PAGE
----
LAS VEGAS--Microsoft's new video game console, the Xbox 360, is selling at least as well as the company predicted, the software giant said Wednesday.
In an informal meeting atop the Mandalay Bay resort with journalists here for the Consumer Electronics Show, Peter Moore, Microsoft's corporate vice president for interactive entertainment, said that the company is on track to sell between 4.5 million and 5.5 million of the consoles by the end of its fiscal year, June 30. Theon Nov. 22, 2005.
That number is on par with what the company predicted it would sell worldwide, Moore said, adding that Microsoft is addressing nagging concerns about its ability to stock retailers with consoles by using a third manufacturing plant. The factory will be run by Canadian company Celestica and should be turning out Xboxes any day, he said.
Meanwhile, Moore also admitted that the Xbox's Japanese launch, which has been panned for slow sales, was the result of there being only six launch titles and nothing that immediately excited consumers there. But he said that "Dead or Alive 4" shipped in Japan on Dec. 29 and that the new title would likely boost sales.
Further, he said, the console's Japanese fortunes are likely to lift with the forthcoming release of titles like "Blue Dragon" and "Lost Odyssey."
And while there have been widespread reports of masses of unsold Xboxes in Japan even as there are empty shelves in North America, Moore said Microsoft has no plans to reroute consoles from Japan.
"That would be a bad business move," Moore said. "It would be incredibly cost-ineffective."
He also said that reports of hundreds of thousands of Xboxes being shipped initially to Japan were "completely false."
Still, he acknowledged the shortages and said he had personally been trying to help dozens of consumers who had e-mailed him asking for assistance in buying an Xbox.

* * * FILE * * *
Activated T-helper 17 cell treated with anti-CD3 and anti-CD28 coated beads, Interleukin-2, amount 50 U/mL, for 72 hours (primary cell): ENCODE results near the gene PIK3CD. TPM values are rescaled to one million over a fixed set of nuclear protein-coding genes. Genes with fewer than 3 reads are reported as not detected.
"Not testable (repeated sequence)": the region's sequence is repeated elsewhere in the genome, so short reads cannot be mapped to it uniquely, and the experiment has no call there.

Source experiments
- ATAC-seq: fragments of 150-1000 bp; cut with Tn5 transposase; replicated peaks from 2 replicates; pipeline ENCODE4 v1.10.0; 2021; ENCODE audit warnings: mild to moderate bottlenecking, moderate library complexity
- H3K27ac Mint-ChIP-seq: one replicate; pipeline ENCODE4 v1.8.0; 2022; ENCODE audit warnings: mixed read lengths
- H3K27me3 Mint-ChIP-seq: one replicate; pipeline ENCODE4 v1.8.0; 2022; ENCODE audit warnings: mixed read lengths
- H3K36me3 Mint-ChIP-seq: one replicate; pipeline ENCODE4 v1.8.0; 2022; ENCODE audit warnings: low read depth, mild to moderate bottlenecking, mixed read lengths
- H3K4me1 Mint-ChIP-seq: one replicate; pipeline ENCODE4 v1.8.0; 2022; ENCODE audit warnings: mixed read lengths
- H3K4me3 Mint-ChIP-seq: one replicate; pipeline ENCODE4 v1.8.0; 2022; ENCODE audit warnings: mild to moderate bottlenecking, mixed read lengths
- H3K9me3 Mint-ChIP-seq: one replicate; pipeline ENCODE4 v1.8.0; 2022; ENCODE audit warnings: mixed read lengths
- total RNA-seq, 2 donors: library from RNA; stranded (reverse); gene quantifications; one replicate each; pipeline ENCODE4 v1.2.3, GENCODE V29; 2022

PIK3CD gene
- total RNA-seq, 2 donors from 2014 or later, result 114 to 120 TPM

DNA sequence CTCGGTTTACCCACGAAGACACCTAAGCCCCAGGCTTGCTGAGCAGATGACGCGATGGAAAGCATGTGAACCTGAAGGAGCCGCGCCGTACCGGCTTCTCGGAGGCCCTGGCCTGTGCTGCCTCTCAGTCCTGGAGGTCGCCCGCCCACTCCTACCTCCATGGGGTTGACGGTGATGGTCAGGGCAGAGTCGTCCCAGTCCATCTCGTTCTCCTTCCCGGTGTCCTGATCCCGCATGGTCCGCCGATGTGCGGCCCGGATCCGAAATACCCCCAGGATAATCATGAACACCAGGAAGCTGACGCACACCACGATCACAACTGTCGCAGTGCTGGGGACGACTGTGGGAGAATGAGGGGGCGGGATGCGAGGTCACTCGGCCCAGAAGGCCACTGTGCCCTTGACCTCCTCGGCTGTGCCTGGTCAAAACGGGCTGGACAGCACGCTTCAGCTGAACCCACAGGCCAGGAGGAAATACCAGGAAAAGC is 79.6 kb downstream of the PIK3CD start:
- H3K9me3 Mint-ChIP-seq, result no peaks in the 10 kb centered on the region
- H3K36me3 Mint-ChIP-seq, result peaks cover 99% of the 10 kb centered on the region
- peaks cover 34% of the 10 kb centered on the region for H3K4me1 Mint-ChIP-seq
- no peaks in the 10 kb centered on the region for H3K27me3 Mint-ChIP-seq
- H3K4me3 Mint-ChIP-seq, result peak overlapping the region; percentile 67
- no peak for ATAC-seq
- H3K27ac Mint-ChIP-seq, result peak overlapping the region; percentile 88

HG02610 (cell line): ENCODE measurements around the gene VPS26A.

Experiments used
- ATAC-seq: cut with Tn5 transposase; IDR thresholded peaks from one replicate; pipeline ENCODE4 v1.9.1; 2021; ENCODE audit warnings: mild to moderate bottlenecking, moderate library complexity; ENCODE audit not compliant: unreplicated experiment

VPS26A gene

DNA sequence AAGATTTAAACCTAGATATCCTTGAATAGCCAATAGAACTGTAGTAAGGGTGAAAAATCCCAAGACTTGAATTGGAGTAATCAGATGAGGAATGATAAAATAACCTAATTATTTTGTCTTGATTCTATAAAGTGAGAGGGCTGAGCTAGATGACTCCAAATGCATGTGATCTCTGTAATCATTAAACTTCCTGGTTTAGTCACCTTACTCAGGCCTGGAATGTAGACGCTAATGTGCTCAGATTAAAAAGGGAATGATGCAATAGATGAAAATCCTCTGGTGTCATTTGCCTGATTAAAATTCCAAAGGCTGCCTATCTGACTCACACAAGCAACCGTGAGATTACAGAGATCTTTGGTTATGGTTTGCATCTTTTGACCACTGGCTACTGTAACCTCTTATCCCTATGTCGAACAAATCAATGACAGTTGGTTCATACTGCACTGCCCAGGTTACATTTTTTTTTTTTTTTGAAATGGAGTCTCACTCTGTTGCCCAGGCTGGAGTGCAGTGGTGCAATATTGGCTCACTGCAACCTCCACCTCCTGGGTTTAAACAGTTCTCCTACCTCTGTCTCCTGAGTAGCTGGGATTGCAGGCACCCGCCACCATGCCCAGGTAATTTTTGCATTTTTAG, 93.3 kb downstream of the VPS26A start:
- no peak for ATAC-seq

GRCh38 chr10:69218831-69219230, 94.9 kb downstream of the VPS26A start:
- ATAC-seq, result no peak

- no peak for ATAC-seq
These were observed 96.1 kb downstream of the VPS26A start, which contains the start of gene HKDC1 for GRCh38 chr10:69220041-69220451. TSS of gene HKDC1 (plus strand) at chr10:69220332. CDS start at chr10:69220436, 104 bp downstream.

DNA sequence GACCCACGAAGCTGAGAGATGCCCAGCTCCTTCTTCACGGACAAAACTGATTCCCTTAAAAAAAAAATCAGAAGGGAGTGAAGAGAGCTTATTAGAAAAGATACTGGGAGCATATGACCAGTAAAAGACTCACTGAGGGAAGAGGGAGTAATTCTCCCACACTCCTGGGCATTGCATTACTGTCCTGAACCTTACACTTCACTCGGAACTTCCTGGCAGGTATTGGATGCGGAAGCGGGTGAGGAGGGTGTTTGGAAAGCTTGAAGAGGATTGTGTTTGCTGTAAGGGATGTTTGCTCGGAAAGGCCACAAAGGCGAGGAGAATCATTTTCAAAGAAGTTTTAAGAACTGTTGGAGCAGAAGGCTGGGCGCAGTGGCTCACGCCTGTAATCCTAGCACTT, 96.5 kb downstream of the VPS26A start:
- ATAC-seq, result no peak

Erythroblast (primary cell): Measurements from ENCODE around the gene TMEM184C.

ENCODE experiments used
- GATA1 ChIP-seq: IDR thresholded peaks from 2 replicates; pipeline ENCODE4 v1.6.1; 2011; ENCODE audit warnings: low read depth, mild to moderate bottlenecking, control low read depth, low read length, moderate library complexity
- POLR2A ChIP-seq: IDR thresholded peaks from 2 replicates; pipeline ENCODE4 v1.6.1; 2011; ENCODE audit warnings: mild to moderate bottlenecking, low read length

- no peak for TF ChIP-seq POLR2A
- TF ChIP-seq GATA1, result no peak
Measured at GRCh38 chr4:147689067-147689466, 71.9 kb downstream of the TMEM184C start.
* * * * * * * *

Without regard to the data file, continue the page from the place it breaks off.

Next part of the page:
But Moore tried to deflect the blame for the shortages, suggesting that some retailers--he would not name names--had led consumers to think there would be higher availability than there turned out to be in the first weeks after the console's launch.
"Some retailers probably overstepped their numbers before they knew what distributions were," he said.
At the same time, he said that Microsoft would soon be able to catch up with demand and that it would then have to concentrate on moving the units fast enough to satisfy Wall Street.
"We're going to have inventory on shelves," Moore said. "And then our problem is going to change."
In any case, Moore, who is expected to join Microsoft Chairman Bill Gates for the initial CES keynote speech Wednesday night, said that the Xbox 360 has seen an attach rate--that is, the ratio of games sold to consoles sold--of 4-to-1, breaking what he said was the previous record of 2.4-to-1 for the same time frame. He did not say which console had the previous record.
He did add that he would be announcing a new poker game available for Xbox Live that will allow users to play poker against each other online. But he said the system will not specifically allow players to gamble with each other.